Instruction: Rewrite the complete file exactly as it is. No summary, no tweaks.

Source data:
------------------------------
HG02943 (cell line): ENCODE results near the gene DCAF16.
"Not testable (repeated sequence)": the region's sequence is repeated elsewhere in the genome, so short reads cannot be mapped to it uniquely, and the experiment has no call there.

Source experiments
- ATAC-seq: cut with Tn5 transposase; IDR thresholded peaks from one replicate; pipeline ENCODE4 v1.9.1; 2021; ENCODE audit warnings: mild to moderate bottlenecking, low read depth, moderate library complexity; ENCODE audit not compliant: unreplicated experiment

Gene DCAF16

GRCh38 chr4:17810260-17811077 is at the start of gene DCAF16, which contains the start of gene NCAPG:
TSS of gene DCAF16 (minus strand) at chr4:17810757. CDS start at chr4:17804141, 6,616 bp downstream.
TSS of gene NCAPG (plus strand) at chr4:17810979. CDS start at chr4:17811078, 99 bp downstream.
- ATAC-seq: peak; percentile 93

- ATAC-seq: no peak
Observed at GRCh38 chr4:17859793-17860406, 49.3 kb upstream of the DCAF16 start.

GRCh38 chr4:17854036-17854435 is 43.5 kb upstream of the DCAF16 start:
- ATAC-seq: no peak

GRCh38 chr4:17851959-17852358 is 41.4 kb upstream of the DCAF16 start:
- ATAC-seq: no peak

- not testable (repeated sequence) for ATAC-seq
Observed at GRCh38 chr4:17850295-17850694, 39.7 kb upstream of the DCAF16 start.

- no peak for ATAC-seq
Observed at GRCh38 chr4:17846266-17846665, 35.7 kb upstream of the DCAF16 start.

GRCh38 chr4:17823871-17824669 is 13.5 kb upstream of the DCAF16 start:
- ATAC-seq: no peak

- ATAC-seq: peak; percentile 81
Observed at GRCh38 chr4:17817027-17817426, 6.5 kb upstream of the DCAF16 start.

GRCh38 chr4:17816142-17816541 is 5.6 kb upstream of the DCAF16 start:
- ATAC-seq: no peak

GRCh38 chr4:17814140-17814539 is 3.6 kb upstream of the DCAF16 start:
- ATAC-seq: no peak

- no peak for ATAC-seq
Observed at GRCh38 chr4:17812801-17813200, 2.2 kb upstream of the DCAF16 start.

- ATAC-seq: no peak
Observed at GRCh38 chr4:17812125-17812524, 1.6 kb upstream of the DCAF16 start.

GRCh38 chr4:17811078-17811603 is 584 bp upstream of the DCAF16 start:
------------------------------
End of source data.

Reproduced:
HG02943 (cell line): ENCODE results near the gene DCAF16.
"Not testable (repeated sequence)": the region's sequence is repeated elsewhere in the genome, so short reads cannot be mapped to it uniquely, and the experiment has no call there.

Source experiments
- ATAC-seq: cut with Tn5 transposase; IDR thresholded peaks from one replicate; pipeline ENCODE4 v1.9.1; 2021; ENCODE audit warnings: mild to moderate bottlenecking, low read depth, moderate library complexity; ENCODE audit not compliant: unreplicated experiment

Gene DCAF16

GRCh38 chr4:17810260-17811077 is at the start of gene DCAF16, which contains the start of gene NCAPG:
TSS of gene DCAF16 (minus strand) at chr4:17810757. CDS start at chr4:17804141, 6,616 bp downstream.
TSS of gene NCAPG (plus strand) at chr4:17810979. CDS start at chr4:17811078, 99 bp downstream.
- ATAC-seq: peak; percentile 93

- ATAC-seq: no peak
Observed at GRCh38 chr4:17859793-17860406, 49.3 kb upstream of the DCAF16 start.

GRCh38 chr4:17854036-17854435 is 43.5 kb upstream of the DCAF16 start:
- ATAC-seq: no peak

GRCh38 chr4:17851959-17852358 is 41.4 kb upstream of the DCAF16 start:
- ATAC-seq: no peak

- not testable (repeated sequence) for ATAC-seq
Observed at GRCh38 chr4:17850295-17850694, 39.7 kb upstream of the DCAF16 start.

- no peak for ATAC-seq
Observed at GRCh38 chr4:17846266-17846665, 35.7 kb upstream of the DCAF16 start.

GRCh38 chr4:17823871-17824669 is 13.5 kb upstream of the DCAF16 start:
- ATAC-seq: no peak

- ATAC-seq: peak; percentile 81
Observed at GRCh38 chr4:17817027-17817426, 6.5 kb upstream of the DCAF16 start.

GRCh38 chr4:17816142-17816541 is 5.6 kb upstream of the DCAF16 start:
- ATAC-seq: no peak

GRCh38 chr4:17814140-17814539 is 3.6 kb upstream of the DCAF16 start:
- ATAC-seq: no peak

- no peak for ATAC-seq
Observed at GRCh38 chr4:17812801-17813200, 2.2 kb upstream of the DCAF16 start.

- ATAC-seq: no peak
Observed at GRCh38 chr4:17812125-17812524, 1.6 kb upstream of the DCAF16 start.

GRCh38 chr4:17811078-17811603 is 584 bp upstream of the DCAF16 start: